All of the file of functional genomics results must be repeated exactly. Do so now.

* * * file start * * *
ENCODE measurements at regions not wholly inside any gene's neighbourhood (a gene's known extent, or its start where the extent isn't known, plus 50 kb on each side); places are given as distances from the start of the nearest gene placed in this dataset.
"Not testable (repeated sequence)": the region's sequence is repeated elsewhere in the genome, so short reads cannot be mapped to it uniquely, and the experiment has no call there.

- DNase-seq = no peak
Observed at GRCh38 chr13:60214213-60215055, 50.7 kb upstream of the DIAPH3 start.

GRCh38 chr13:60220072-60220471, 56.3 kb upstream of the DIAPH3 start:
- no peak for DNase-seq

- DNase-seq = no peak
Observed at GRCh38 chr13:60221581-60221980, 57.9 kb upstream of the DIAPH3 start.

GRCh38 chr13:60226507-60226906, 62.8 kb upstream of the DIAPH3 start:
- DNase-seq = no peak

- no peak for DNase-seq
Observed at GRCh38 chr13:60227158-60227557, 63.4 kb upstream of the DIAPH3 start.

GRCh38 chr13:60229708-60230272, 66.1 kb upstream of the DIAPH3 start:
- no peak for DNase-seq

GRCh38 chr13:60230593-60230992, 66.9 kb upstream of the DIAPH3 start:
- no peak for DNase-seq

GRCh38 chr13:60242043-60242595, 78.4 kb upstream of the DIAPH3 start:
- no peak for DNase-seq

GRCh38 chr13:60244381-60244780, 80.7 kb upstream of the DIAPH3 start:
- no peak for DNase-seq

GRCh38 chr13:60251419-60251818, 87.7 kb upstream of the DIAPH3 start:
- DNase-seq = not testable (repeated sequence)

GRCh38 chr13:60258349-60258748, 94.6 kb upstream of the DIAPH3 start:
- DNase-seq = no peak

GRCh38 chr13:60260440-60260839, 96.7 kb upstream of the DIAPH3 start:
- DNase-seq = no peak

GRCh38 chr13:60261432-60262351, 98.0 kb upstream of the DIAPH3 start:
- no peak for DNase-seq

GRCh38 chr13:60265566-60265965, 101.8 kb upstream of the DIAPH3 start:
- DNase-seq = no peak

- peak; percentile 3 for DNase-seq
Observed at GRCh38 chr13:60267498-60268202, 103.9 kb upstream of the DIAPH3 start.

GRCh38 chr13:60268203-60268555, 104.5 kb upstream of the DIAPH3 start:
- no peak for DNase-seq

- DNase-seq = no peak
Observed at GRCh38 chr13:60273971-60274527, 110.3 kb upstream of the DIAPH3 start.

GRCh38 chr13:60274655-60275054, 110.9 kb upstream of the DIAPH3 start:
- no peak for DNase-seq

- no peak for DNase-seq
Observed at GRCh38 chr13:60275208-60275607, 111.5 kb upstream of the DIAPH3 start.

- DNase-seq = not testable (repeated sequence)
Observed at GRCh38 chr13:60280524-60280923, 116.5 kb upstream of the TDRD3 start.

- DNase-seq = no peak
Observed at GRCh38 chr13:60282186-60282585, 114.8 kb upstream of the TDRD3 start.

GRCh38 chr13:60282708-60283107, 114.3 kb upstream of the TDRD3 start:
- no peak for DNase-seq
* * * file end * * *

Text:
ENCODE measurements at regions not wholly inside any gene's neighbourhood (a gene's known extent, or its start where the extent isn't known, plus 50 kb on each side); places are given as distances from the start of the nearest gene placed in this dataset.
"Not testable (repeated sequence)": the region's sequence is repeated elsewhere in the genome, so short reads cannot be mapped to it uniquely, and the experiment has no call there.

- DNase-seq = no peak
Observed at GRCh38 chr13:60214213-60215055, 50.7 kb upstream of the DIAPH3 start.

GRCh38 chr13:60220072-60220471, 56.3 kb upstream of the DIAPH3 start:
- no peak for DNase-seq

- DNase-seq = no peak
Observed at GRCh38 chr13:60221581-60221980, 57.9 kb upstream of the DIAPH3 start.

GRCh38 chr13:60226507-60226906, 62.8 kb upstream of the DIAPH3 start:
- DNase-seq = no peak

- no peak for DNase-seq
Observed at GRCh38 chr13:60227158-60227557, 63.4 kb upstream of the DIAPH3 start.

GRCh38 chr13:60229708-60230272, 66.1 kb upstream of the DIAPH3 start:
- no peak for DNase-seq

GRCh38 chr13:60230593-60230992, 66.9 kb upstream of the DIAPH3 start:
- no peak for DNase-seq

GRCh38 chr13:60242043-60242595, 78.4 kb upstream of the DIAPH3 start:
- no peak for DNase-seq

GRCh38 chr13:60244381-60244780, 80.7 kb upstream of the DIAPH3 start:
- no peak for DNase-seq

GRCh38 chr13:60251419-60251818, 87.7 kb upstream of the DIAPH3 start:
- DNase-seq = not testable (repeated sequence)

GRCh38 chr13:60258349-60258748, 94.6 kb upstream of the DIAPH3 start:
- DNase-seq = no peak

GRCh38 chr13:60260440-60260839, 96.7 kb upstream of the DIAPH3 start:
- DNase-seq = no peak

GRCh38 chr13:60261432-60262351, 98.0 kb upstream of the DIAPH3 start:
- no peak for DNase-seq

GRCh38 chr13:60265566-60265965, 101.8 kb upstream of the DIAPH3 start:
- DNase-seq = no peak

- peak; percentile 3 for DNase-seq
Observed at GRCh38 chr13:60267498-60268202, 103.9 kb upstream of the DIAPH3 start.

GRCh38 chr13:60268203-60268555, 104.5 kb upstream of the DIAPH3 start:
- no peak for DNase-seq

- DNase-seq = no peak
Observed at GRCh38 chr13:60273971-60274527, 110.3 kb upstream of the DIAPH3 start.

GRCh38 chr13:60274655-60275054, 110.9 kb upstream of the DIAPH3 start:
- no peak for DNase-seq

- no peak for DNase-seq
Observed at GRCh38 chr13:60275208-60275607, 111.5 kb upstream of the DIAPH3 start.

- DNase-seq = not testable (repeated sequence)
Observed at GRCh38 chr13:60280524-60280923, 116.5 kb upstream of the TDRD3 start.

- DNase-seq = no peak
Observed at GRCh38 chr13:60282186-60282585, 114.8 kb upstream of the TDRD3 start.

GRCh38 chr13:60282708-60283107, 114.3 kb upstream of the TDRD3 start:
- no peak for DNase-seq